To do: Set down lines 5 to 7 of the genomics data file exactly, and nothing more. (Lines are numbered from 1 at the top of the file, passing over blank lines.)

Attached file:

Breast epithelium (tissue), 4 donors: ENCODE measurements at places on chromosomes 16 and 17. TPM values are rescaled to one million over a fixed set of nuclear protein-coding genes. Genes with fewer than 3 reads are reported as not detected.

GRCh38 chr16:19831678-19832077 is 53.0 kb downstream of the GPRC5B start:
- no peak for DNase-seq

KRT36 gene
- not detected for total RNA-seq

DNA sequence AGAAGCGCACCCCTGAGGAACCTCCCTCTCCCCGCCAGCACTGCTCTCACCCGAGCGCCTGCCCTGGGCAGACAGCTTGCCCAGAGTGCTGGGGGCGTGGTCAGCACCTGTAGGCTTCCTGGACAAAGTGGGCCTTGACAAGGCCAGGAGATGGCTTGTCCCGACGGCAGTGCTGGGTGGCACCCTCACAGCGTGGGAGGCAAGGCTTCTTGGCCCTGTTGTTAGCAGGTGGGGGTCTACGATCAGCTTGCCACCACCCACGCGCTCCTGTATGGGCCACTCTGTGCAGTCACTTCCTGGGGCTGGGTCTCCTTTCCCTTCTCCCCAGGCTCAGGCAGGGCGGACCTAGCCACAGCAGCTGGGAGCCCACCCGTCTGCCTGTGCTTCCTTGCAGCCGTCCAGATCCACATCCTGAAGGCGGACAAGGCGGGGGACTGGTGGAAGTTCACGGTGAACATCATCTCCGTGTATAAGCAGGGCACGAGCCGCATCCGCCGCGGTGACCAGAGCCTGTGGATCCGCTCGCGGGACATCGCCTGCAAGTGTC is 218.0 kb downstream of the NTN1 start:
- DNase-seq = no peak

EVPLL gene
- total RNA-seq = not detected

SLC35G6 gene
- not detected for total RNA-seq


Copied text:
- not detected for total RNA-seq

DNA sequence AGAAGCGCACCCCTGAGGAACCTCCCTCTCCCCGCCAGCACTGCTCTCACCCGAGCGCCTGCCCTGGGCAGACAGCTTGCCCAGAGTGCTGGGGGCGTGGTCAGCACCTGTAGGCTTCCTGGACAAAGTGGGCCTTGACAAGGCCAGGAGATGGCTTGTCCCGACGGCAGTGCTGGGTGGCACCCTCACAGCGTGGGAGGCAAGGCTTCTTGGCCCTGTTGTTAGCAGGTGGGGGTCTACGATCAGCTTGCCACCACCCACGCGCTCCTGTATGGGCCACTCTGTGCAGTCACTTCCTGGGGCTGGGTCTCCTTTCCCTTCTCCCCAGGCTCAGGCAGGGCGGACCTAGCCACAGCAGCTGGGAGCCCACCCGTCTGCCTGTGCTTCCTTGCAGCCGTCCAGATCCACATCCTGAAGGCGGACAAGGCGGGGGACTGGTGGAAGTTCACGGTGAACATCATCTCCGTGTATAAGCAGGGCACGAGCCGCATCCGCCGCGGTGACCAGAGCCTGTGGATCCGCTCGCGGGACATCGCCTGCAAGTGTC is 218.0 kb downstream of the NTN1 start:
- DNase-seq = no peak